- Medical restraint
Medical restraints are physical restraints used during certain medical procedures. Medical restraints are designed to restrain patients with the minimum of discomfort and pain and to prevent patients injuring themselves or others.
There are many kinds of mild, safety-oriented medical restraints which are widely used. For example, the use of bed rails is routine in many hospitals and other care facilities, as the restraint prevents patients from rolling out of bed accidentally. Newborns frequently wear mittens to prevent accidental scratching. Some wheelchair users use a belt or a tray to keep them from falling out of their wheelchairs. In fact, not using these kinds of restraints when needed can lead to legal liability for preventable injuries.
Medical restraints are generally used to prevent people with severe physical or mental disorders from harming themselves or others. A major goal of most medical restraints is to prevent injuries due to falls. Other medical restraints are intended to prevent a harmful behavior, such as hitting people.
Ethically and legally, once a person is restrained, the safety and well being of the restrained person falls upon the restrainer, appropriate to the type and severity of the restraining method. For example, a person who is placed in a secured room should be checked at regular intervals for indications of distress. At the other extreme, a person who is rendered semi-conscious by pharmacological (or chemical) sedation should be constantly monitored by a well-trained individual who is dedicated to protecting the restrained person's physical and medical safety. Failure to properly monitor a restrained individual may result in criminal and civil prosecution, depending on jurisdiction.
Although medical restraints, used properly, can help prevent injury, they can also be dangerous. The United States Food and Drug Administration (FDA) estimated in 1992 that at least 100 deaths occur annually in the U.S. from their improper use in nursing homes, hospitals and private homes. Most of the deaths are due to strangulation. The agency has also received reports of broken bones, burns and other injuries related to improper use of restraints.
Because of the potential for abuse, the use of medical restraints is regulated in many jurisdictions. At one time in California, psychiatric restraint was viewed as a treatment. However, with the passing of SB-130, which became law in 2004, the use of psychiatric restraint(s) is no longer viewed as a treatment, but can be used as a behavioral intervention when an individual is in imminent danger of serious harm to self or others.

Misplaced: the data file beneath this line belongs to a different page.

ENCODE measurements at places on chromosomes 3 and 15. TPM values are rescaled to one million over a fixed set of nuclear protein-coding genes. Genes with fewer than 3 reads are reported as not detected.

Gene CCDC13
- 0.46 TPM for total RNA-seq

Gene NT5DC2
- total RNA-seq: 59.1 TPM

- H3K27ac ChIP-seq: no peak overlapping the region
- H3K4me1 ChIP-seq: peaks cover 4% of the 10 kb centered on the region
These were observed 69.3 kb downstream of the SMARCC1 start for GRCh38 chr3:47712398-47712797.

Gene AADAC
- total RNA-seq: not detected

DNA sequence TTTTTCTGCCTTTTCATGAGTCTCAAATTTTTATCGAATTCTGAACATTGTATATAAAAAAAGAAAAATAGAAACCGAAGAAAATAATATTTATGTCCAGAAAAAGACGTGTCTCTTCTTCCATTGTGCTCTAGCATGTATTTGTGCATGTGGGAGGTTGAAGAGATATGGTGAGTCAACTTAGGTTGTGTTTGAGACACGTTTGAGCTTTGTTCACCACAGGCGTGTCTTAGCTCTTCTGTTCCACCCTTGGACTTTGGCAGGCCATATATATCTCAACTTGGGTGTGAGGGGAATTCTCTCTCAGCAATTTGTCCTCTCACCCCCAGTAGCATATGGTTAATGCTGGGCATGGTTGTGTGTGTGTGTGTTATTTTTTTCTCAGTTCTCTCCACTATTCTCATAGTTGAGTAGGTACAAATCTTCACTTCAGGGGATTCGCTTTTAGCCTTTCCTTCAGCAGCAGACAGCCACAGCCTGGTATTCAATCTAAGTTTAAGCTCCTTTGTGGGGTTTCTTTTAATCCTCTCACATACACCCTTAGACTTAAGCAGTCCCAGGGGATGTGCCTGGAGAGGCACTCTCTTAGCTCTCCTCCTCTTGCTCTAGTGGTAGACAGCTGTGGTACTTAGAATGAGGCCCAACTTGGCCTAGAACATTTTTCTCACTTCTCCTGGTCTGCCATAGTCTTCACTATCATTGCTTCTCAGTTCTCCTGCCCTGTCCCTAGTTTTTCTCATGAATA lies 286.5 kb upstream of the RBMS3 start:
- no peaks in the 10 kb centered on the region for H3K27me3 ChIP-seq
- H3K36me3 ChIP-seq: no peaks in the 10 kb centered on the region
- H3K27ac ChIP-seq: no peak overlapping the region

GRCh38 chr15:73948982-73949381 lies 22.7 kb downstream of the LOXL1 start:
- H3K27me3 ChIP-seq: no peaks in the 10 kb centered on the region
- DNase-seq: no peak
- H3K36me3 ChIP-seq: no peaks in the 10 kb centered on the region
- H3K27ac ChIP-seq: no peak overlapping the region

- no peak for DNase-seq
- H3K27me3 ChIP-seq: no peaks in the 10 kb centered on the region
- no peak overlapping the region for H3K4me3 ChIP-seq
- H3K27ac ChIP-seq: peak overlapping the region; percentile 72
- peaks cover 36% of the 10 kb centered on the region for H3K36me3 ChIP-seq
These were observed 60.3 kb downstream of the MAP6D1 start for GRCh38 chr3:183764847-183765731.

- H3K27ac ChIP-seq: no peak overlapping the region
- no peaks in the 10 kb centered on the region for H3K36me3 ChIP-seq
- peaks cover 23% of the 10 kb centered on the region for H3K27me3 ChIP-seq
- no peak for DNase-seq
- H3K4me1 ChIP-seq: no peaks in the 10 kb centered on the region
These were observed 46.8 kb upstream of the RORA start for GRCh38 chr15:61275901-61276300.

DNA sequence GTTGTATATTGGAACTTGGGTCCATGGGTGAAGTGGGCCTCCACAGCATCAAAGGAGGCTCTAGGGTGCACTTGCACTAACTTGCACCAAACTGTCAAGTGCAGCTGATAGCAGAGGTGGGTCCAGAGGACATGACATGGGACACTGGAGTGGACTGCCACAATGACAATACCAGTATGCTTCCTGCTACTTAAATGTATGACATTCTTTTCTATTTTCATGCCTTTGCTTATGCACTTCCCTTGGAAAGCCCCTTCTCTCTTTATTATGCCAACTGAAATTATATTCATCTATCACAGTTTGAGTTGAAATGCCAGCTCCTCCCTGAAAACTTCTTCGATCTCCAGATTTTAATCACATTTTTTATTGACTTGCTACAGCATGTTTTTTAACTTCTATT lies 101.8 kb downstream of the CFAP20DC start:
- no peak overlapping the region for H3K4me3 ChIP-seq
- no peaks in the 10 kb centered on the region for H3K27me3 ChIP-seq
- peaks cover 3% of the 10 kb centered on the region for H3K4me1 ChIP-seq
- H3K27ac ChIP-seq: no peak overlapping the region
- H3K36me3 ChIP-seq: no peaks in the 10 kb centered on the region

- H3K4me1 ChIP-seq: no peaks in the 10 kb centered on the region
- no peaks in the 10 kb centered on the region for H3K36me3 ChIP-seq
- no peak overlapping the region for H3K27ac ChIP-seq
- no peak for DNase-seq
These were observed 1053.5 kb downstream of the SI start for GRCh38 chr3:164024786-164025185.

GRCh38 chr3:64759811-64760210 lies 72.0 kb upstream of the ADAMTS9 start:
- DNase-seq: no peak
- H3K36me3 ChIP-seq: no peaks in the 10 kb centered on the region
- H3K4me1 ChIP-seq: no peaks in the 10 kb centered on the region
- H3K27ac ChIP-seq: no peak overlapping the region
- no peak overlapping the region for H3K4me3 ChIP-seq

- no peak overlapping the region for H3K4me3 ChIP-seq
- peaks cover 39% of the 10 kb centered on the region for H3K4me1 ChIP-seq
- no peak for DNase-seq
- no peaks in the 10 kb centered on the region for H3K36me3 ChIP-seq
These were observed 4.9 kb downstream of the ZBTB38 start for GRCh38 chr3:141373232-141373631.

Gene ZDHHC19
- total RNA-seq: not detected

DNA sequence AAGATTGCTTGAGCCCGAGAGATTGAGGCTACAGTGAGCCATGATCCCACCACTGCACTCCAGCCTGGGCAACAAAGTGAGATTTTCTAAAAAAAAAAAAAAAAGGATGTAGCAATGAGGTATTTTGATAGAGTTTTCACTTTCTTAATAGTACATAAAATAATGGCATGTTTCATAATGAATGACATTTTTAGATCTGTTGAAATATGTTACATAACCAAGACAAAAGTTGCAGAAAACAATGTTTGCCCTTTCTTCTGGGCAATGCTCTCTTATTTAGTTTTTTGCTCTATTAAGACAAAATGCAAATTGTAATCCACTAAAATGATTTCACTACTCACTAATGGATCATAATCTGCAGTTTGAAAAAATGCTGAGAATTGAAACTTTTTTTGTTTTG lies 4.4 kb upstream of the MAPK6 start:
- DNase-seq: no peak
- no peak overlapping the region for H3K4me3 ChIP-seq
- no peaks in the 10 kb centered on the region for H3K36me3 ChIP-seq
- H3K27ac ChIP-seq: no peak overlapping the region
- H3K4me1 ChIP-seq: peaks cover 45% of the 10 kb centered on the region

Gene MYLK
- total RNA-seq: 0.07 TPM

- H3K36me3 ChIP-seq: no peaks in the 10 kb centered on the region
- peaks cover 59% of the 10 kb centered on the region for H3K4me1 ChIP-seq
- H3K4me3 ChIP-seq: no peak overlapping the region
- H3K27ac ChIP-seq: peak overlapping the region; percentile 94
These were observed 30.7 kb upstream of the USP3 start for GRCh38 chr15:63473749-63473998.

Types of medical restraints
There are many types of medical restraint:
- Four-point restraints, fabric body holders, straitjackets are typically only used temporarily during psychiatric emergencies.
- Lap and wheelchair belts, or trays that clip across the front of a wheelchair so that the user can't fall out easily, may be used regularly by patients with neurological disorders which affect balance and movement.
- Safety vests and jackets can be placed on a patient like any other vest garment. They typically have a long strap at each end that can be tied behind a chair in order to prevent the patient from getting out of the chair, or to the sides of a bed to keep the patient in bed. Posey vests are commonly used with elderly patients who are at risk of serious injury from falling.
- Limb restraints are used to prevent activity in various limbs. They are wrapped around the wrists or ankles, and tied to the side of a bed, to prevent patients from harming themselves or others by preventing the patients from using their arms or legs.
- Mittens to prevent scratching are common for newborns, but may also be used on psychiatric patients or patients who manage to use their hands to undo limb restraints.
- A Papoose board can be used for babies and young children.
- Chemical restraints are drugs that are administered to restrict the freedom of movement or to sedate a patient. Their use is heavily restricted.
- A number of private national and regional companies teach physical (non-mechanical) restraint techniques for companies and agencies that care for or have custody of people who might become aggressive. The strategies vary widely, with many based on police or martial art pain-compliance techniques, with others using only pain-free techniques. Most also emphasize verbal de-escalation and defusing skills before using any physical skills. A non-inclusive list:
- The Mandt System.
- NAPPI (Non Abusive Psychological and Physical Intervention).
- NVCI (Non-Violent Crisis Intervention) techniques from CPI (Crisis Prevention Institute).
- ProACT (Professional Assault Crisis Training).
- TCI (Therapeutic Crisis Intervention).
Laws pertaining to medical restraints
Current United States law requires that most involuntary medical restraints may only be used when ordered by a physician. Such a physician's order, which is subject to renewal upon expiration if necessary, is valid only for a maximum of 24 hours.
- Cruzan, Susan (1992-06-16). "Patient Restraint Devices Can Be Dangerous". News Release. Food and Drug Administration. Archived from the original on 2008-01-29. http://web.archive.org/web/*/http://www.fda.gov/bbs/topics/NEWS/NEW00280.html. Retrieved 2009-08-15.
- emedicine.com article: Restraints, by Herbert Wigder, MD and Mary S Matthews, RN, BSN, JD
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